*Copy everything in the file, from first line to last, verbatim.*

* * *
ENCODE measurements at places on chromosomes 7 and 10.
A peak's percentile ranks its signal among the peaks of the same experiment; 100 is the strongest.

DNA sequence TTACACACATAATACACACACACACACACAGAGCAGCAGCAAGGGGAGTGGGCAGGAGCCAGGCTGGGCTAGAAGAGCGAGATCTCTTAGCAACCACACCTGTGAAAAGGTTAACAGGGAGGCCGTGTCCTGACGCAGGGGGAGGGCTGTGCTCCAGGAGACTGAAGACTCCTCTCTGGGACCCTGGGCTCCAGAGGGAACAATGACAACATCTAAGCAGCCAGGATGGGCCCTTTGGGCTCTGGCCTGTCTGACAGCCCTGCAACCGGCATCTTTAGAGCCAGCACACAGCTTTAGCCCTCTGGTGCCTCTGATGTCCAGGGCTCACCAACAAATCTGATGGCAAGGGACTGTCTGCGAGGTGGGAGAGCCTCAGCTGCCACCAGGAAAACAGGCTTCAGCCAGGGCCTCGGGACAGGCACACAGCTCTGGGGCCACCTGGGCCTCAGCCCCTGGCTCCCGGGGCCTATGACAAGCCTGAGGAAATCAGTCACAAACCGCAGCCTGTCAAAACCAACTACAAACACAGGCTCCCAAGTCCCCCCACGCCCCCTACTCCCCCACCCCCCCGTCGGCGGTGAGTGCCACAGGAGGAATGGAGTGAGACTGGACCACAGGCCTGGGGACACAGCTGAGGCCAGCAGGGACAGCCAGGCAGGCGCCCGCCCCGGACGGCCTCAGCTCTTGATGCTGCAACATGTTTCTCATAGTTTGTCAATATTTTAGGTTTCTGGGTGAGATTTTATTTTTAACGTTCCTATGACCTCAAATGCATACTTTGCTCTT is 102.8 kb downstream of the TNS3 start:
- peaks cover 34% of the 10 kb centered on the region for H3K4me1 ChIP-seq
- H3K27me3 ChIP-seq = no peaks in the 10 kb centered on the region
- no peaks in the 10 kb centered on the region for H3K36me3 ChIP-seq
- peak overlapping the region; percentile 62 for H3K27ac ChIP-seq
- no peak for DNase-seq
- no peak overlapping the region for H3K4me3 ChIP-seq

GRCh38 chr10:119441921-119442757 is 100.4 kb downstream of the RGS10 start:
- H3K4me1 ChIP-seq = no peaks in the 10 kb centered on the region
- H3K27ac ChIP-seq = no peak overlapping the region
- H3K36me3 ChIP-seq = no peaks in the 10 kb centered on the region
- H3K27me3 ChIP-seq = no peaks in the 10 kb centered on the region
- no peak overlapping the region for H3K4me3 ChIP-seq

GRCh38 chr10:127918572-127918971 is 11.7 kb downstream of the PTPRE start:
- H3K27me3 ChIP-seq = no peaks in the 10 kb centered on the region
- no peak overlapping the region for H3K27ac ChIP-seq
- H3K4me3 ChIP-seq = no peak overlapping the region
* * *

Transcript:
ENCODE measurements at places on chromosomes 7 and 10.
A peak's percentile ranks its signal among the peaks of the same experiment; 100 is the strongest.

DNA sequence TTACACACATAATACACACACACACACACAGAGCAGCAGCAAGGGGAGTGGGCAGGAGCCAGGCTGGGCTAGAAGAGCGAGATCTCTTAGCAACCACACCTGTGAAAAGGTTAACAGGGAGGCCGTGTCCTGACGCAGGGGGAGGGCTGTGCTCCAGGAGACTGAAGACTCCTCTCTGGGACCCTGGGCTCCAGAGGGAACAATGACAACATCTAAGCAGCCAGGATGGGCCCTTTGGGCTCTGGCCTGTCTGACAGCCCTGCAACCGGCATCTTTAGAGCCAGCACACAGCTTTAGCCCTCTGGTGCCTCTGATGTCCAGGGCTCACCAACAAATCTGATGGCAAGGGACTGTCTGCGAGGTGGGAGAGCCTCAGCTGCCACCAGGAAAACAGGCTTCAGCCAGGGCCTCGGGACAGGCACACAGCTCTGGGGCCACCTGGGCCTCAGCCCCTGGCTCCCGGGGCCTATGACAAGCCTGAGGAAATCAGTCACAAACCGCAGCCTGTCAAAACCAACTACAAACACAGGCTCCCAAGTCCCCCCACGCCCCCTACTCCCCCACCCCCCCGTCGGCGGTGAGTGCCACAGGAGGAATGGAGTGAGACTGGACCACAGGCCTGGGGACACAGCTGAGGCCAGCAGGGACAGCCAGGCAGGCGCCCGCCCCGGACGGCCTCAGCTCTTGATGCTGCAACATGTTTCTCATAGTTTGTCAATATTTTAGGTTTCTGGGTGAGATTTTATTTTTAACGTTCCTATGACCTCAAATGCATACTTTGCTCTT is 102.8 kb downstream of the TNS3 start:
- peaks cover 34% of the 10 kb centered on the region for H3K4me1 ChIP-seq
- H3K27me3 ChIP-seq = no peaks in the 10 kb centered on the region
- no peaks in the 10 kb centered on the region for H3K36me3 ChIP-seq
- peak overlapping the region; percentile 62 for H3K27ac ChIP-seq
- no peak for DNase-seq
- no peak overlapping the region for H3K4me3 ChIP-seq

GRCh38 chr10:119441921-119442757 is 100.4 kb downstream of the RGS10 start:
- H3K4me1 ChIP-seq = no peaks in the 10 kb centered on the region
- H3K27ac ChIP-seq = no peak overlapping the region
- H3K36me3 ChIP-seq = no peaks in the 10 kb centered on the region
- H3K27me3 ChIP-seq = no peaks in the 10 kb centered on the region
- no peak overlapping the region for H3K4me3 ChIP-seq

GRCh38 chr10:127918572-127918971 is 11.7 kb downstream of the PTPRE start:
- H3K27me3 ChIP-seq = no peaks in the 10 kb centered on the region
- no peak overlapping the region for H3K27ac ChIP-seq
- H3K4me3 ChIP-seq = no peak overlapping the region